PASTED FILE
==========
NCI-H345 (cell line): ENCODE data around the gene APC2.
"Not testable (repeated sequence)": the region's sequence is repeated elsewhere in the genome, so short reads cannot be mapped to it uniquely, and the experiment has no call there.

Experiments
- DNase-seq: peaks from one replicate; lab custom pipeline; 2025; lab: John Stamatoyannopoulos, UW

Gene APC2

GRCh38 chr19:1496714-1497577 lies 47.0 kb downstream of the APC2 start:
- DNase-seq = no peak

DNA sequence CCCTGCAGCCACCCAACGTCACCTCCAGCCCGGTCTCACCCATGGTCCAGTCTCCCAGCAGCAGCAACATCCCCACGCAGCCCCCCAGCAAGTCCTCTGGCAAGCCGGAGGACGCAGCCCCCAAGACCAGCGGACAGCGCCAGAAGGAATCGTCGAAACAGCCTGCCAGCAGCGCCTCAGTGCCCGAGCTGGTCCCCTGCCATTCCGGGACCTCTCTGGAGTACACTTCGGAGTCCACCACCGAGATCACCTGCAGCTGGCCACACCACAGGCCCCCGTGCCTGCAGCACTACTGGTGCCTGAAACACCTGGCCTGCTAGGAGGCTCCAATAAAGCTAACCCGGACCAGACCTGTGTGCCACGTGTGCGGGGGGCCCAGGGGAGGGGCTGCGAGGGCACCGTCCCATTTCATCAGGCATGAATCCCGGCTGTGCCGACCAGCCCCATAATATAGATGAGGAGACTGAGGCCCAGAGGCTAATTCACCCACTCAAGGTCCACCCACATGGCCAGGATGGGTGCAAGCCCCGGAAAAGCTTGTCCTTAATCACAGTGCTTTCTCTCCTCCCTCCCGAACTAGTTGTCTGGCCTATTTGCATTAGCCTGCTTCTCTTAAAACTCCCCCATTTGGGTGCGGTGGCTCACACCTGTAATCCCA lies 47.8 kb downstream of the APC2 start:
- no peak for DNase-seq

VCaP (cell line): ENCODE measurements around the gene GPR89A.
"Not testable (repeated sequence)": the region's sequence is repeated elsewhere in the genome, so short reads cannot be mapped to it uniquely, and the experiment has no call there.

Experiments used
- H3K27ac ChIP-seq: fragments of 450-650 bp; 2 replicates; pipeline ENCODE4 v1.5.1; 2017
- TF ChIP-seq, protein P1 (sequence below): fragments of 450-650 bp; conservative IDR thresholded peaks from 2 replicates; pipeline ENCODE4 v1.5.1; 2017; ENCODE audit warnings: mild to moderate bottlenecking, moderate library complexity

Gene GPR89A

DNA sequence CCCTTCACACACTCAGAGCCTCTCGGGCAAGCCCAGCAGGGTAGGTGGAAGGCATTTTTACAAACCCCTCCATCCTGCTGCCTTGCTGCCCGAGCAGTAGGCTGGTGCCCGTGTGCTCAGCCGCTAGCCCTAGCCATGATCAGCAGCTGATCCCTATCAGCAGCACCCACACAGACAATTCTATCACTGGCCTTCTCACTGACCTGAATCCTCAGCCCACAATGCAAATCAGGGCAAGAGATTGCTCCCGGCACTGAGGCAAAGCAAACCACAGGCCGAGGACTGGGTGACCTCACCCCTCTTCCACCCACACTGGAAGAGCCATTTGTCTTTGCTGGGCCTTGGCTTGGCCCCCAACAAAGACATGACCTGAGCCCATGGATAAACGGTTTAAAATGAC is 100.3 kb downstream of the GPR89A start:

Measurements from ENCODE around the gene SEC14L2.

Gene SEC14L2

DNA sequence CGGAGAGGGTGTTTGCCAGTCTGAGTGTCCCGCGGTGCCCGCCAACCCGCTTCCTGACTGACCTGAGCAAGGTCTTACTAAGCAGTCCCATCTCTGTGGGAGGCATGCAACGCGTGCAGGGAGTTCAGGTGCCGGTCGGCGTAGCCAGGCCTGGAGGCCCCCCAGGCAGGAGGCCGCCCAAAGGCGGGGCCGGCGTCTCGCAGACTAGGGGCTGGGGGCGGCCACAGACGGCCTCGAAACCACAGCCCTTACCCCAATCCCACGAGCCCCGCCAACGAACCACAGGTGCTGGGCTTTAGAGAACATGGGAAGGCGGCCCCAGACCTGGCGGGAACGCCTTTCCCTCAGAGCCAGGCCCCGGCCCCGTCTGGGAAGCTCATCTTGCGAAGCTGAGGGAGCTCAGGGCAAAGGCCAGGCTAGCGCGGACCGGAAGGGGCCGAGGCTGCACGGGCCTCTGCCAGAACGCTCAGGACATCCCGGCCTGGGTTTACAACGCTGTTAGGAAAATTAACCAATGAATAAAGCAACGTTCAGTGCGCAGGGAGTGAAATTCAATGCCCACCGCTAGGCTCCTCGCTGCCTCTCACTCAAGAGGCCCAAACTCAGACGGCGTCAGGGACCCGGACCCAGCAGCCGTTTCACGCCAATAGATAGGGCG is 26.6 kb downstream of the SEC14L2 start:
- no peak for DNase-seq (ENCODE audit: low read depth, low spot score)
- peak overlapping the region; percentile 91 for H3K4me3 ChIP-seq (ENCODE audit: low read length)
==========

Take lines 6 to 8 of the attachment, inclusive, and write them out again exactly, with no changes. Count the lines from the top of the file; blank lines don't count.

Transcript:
GRCh38 chr19:1496714-1497577 lies 47.0 kb downstream of the APC2 start:
- DNase-seq = no peak

DNA sequence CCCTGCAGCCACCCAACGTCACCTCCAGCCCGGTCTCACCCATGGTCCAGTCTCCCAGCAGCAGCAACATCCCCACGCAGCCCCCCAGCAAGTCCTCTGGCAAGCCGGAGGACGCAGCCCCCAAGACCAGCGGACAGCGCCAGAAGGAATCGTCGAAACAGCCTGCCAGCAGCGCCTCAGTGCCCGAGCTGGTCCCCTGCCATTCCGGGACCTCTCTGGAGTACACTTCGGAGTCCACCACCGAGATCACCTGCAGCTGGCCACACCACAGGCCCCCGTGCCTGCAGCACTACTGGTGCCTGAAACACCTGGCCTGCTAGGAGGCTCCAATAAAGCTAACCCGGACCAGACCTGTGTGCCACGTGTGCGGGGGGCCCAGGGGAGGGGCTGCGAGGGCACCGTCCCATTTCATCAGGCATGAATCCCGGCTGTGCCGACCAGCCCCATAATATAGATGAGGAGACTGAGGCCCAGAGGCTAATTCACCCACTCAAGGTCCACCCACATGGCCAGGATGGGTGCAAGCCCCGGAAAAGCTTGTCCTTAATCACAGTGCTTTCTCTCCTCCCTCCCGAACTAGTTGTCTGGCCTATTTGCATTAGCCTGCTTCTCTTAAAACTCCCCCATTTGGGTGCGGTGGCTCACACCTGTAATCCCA lies 47.8 kb downstream of the APC2 start: